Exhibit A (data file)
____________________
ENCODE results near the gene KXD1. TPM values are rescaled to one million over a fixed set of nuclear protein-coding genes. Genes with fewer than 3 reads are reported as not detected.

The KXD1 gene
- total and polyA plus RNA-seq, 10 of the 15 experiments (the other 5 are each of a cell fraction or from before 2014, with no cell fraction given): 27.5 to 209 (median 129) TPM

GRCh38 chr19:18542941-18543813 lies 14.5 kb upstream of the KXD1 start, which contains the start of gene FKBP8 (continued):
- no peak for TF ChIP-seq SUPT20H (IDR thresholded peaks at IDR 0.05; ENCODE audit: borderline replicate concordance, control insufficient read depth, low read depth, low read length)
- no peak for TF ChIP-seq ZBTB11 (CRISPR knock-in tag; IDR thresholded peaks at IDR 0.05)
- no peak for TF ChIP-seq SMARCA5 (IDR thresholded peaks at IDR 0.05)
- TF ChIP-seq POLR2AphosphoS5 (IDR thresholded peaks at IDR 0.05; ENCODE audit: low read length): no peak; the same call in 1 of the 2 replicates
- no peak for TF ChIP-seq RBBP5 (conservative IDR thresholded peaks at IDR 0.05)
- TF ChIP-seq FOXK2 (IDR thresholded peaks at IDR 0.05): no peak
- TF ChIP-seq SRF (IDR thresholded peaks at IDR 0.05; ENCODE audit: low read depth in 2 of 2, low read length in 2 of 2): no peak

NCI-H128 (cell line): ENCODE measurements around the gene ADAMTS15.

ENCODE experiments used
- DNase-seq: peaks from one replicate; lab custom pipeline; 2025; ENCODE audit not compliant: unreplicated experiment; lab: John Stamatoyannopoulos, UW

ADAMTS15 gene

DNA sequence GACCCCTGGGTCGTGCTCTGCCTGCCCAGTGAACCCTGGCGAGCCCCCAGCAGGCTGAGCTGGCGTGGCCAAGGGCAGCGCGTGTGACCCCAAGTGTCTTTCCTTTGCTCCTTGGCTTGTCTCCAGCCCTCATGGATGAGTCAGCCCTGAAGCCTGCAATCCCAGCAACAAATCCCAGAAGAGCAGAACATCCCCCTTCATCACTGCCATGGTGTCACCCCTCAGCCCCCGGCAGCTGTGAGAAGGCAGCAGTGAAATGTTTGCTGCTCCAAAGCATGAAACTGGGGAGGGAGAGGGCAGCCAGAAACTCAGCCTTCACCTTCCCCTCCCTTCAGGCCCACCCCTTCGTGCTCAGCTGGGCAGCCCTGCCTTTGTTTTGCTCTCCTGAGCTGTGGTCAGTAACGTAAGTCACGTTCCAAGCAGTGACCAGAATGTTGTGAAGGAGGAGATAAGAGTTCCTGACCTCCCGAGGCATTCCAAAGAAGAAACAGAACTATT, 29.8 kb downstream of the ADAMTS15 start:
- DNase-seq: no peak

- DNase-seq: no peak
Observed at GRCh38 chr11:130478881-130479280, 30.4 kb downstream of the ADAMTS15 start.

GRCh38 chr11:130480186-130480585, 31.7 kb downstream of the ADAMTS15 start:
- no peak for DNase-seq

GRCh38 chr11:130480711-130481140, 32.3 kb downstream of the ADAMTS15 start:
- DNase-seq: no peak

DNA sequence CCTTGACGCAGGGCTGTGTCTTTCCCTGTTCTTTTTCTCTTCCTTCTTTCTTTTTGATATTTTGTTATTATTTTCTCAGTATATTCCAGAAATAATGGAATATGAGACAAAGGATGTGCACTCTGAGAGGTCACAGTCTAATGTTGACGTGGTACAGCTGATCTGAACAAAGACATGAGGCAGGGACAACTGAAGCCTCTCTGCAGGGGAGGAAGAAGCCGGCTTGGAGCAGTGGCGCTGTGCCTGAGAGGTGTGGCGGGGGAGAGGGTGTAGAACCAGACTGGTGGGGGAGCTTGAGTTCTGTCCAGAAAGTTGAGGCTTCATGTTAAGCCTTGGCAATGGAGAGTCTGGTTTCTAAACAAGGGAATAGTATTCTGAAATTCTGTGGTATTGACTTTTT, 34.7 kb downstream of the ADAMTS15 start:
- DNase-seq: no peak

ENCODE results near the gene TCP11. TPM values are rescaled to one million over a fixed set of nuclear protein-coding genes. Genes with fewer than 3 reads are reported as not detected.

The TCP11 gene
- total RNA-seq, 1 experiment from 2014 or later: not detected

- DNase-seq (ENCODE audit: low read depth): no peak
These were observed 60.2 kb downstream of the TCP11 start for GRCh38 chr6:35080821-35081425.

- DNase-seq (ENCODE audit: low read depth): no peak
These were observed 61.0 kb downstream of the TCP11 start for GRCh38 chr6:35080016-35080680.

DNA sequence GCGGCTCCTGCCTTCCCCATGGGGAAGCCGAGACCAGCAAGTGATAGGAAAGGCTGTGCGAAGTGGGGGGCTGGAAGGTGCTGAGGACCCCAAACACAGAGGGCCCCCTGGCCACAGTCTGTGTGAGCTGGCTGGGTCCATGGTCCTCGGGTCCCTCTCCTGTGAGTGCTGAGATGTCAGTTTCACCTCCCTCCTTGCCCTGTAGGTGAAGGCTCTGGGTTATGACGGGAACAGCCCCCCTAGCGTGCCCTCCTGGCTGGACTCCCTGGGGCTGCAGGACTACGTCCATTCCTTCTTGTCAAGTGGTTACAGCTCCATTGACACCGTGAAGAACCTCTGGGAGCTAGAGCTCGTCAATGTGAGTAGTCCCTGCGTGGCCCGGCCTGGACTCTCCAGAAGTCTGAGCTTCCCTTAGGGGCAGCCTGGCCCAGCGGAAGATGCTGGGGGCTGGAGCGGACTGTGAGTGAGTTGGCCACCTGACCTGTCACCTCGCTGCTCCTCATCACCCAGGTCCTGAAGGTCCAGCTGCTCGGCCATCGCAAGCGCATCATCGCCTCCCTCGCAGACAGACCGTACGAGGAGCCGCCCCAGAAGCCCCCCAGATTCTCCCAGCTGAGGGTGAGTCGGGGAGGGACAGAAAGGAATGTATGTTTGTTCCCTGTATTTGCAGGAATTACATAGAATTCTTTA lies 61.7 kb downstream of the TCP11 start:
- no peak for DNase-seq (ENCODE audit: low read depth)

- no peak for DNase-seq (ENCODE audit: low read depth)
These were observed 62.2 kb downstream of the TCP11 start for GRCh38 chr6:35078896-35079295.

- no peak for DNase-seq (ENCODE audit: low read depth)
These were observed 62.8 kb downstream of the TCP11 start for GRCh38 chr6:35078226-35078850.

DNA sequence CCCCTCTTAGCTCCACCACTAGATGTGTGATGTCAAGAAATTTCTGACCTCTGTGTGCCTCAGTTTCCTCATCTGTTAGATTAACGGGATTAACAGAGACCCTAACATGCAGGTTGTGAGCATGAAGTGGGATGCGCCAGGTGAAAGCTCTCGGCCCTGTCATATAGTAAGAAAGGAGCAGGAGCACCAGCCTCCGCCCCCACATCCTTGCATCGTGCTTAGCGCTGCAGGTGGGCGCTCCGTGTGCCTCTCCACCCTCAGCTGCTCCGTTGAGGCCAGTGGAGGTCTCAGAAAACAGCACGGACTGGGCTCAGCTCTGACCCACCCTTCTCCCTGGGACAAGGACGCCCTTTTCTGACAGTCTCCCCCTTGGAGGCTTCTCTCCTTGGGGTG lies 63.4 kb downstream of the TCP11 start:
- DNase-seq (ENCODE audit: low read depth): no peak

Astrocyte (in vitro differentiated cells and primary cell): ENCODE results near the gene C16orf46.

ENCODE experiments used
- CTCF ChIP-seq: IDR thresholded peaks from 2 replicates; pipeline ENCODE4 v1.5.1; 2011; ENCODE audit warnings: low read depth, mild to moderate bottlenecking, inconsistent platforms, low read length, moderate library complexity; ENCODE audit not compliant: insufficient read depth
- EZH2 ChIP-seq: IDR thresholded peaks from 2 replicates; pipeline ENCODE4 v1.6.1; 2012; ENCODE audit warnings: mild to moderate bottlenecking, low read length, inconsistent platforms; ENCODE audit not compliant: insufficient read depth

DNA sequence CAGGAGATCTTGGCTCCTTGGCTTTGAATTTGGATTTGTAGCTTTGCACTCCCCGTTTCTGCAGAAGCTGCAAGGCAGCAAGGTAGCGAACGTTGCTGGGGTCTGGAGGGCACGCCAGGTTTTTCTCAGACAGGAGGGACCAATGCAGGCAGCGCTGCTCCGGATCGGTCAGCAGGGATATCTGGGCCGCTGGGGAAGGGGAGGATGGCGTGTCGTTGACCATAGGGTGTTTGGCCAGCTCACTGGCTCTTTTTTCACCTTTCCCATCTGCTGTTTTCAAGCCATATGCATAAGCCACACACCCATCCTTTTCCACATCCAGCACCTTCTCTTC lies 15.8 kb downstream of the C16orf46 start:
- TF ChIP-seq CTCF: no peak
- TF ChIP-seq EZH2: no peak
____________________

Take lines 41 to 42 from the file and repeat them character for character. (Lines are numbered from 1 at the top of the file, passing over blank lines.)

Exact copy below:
Astrocyte (in vitro differentiated cells and primary cell): ENCODE results near the gene C16orf46.

ENCODE experiments used